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Megabenthic communities of the Ligurian deep continental shelf and shelf break (NW Mediterranean Sea)

  • Francesco Enrichetti ,

    Roles Conceptualization, Data curation, Formal analysis, Investigation, Writing – original draft, Writing – review & editing

    fraenrichetti@gmail.com

    Affiliation Dipartimento di Scienze della Terra, dell'Ambiente e della Vita, Università degli Studi di Genova, Genova, Italy

  • Carlos Dominguez-Carrió,

    Roles Conceptualization, Formal analysis, Methodology, Software, Supervision, Validation, Writing – review & editing

    Affiliations Okeanos Research Centre, Universidade dos Açores, Departamento de Oceanografia e Pesca, Horta, Portugal, IMAR Instituto do Mar, Universidade dos Açores, Departamento de Oceanografia e Pesca, Horta, Portugal

  • Margherita Toma,

    Roles Data curation, Investigation, Writing – review & editing

    Affiliation Dipartimento di Scienze della Terra, dell'Ambiente e della Vita, Università degli Studi di Genova, Genova, Italy

  • Giorgio Bavestrello,

    Roles Funding acquisition, Project administration, Resources, Validation, Writing – review & editing

    Affiliation Dipartimento di Scienze della Terra, dell'Ambiente e della Vita, Università degli Studi di Genova, Genova, Italy

  • Federico Betti,

    Roles Data curation, Investigation, Supervision, Writing – review & editing

    Affiliation Dipartimento di Scienze della Terra, dell'Ambiente e della Vita, Università degli Studi di Genova, Genova, Italy

  • Simonepietro Canese,

    Roles Investigation, Resources, Software

    Affiliation Istituto Superiore per la Protezione e la Ricerca Ambientale, Roma, Italy

  • Marzia Bo

    Roles Conceptualization, Funding acquisition, Investigation, Methodology, Project administration, Supervision, Validation, Writing – review & editing

    Affiliation Dipartimento di Scienze della Terra, dell'Ambiente e della Vita, Università degli Studi di Genova, Genova, Italy

Megabenthic communities of the Ligurian deep continental shelf and shelf break (NW Mediterranean Sea)

  • Francesco Enrichetti, 
  • Carlos Dominguez-Carrió, 
  • Margherita Toma, 
  • Giorgio Bavestrello, 
  • Federico Betti, 
  • Simonepietro Canese, 
  • Marzia Bo
PLOS
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Abstract

The Ligurian Sea is one of the most studied Mediterranean basins. Since the beginning of the last century, many research expeditions have characterized its benthic and pelagic fauna through scuba diving and trawl surveys. However, a large knowledge gap exists about the composition of benthic communities extending into the so-called mesophotic or twilight depth range, currently under intense pressure from commercial and recreational fishing. A series of visual surveys, carried out by means of remotely operated vehicles between 2012 and 2018, were conducted along the Ligurian deep continental shelf and shelf break, between 30 and 210 m depth, in order to characterize the main benthic biocoenoses dwelling at this depth range and to determine the most relevant environmental factors that explain their spatial distribution. Deep circalittoral communities of the Ligurian Sea were represented by a mixture of species belonging to the deepest extension of shallow-water habitats and deep circalittoral ones. Twelve major biocoenoses were identified, each one characterized by specific preferences in depth range, substrate type and seabed slope. Those biocoenoses included gorgonian and hydrozoan forests, dense keratose sponge grounds, Dendrophyllia cornigera gardens, bryozoan beds and soft-bottom meadows of sabellid polychaetes and soft-corals. Other less common aggregations included six forests of black corals and two populations of Paramuricea macrospina. A georeferenced database has been created in order to provide information to managers and stakeholders about the location of the identified communities and high-diversity areas, aiming to facilitate sustainable long-term conservation of the Ligurian benthic ecosystem.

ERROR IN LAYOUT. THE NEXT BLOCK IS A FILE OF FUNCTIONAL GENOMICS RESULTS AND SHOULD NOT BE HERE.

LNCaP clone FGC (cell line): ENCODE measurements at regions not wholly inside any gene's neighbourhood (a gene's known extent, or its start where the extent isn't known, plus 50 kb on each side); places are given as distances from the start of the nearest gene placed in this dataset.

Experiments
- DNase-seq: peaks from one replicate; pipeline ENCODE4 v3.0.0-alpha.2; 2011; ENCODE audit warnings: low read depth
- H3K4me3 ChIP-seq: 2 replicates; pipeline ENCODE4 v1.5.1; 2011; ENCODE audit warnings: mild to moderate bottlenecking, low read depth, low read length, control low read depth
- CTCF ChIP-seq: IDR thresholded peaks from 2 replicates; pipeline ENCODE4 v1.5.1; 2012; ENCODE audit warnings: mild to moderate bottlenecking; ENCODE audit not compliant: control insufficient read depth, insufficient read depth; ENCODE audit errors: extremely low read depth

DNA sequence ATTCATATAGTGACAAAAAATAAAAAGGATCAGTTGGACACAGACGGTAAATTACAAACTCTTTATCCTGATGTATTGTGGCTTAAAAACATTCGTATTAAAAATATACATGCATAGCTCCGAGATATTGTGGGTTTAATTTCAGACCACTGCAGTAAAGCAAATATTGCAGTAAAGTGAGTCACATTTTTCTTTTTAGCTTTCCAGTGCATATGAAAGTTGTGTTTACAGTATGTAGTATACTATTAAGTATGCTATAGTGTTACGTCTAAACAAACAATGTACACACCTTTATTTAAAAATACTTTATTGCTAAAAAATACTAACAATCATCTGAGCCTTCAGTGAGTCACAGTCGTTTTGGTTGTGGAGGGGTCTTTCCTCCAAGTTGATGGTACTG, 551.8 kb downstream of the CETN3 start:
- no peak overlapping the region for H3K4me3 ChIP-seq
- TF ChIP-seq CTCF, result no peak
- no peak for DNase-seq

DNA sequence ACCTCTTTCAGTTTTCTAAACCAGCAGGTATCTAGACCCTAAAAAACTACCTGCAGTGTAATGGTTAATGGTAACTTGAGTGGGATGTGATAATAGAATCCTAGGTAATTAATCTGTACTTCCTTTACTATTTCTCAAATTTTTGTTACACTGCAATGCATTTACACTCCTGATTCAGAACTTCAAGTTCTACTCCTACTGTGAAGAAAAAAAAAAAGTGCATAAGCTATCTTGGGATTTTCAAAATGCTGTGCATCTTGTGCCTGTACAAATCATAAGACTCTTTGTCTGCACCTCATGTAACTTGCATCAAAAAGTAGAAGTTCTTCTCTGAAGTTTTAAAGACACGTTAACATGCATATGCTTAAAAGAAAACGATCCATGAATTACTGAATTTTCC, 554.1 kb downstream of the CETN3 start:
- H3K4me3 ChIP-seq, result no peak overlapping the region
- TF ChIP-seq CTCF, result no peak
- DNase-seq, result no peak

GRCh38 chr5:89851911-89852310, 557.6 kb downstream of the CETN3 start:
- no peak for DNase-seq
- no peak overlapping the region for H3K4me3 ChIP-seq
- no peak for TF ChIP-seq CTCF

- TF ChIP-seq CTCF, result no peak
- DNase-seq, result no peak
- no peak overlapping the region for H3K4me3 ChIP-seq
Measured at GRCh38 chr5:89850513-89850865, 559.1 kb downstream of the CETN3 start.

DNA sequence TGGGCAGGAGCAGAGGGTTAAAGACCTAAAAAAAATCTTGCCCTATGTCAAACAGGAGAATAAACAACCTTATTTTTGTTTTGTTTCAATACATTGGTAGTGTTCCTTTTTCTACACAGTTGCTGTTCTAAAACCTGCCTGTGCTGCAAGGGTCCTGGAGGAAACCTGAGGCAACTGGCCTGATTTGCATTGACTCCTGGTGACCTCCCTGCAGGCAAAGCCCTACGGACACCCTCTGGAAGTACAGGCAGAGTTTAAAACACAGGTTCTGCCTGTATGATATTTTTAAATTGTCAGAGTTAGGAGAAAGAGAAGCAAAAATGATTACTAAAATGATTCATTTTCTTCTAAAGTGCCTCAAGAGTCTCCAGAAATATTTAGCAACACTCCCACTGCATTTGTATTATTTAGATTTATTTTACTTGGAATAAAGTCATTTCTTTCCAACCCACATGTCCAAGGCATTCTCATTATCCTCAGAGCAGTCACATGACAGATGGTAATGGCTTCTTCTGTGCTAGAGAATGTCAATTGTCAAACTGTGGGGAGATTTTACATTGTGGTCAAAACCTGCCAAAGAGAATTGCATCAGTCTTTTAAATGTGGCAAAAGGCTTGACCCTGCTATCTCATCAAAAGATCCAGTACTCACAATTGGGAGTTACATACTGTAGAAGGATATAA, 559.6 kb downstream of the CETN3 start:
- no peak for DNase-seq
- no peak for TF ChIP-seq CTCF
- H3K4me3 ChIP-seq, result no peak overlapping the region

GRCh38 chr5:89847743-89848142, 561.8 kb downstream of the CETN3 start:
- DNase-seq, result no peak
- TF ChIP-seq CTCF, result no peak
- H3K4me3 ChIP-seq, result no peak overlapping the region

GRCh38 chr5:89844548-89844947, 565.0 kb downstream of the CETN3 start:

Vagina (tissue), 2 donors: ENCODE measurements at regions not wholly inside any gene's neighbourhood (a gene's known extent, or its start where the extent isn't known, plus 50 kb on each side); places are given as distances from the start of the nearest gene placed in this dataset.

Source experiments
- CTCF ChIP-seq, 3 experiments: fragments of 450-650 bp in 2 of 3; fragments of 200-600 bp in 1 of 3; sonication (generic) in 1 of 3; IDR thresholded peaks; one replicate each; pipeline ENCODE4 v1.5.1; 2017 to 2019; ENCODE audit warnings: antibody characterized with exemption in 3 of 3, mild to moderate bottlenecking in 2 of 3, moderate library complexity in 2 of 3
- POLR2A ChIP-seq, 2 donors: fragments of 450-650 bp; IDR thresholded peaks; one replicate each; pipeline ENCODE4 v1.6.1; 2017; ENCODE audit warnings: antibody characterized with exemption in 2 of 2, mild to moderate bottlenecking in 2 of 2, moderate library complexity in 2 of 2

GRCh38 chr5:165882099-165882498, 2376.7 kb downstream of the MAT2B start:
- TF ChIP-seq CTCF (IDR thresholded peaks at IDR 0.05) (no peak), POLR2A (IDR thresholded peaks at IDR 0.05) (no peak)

Introduction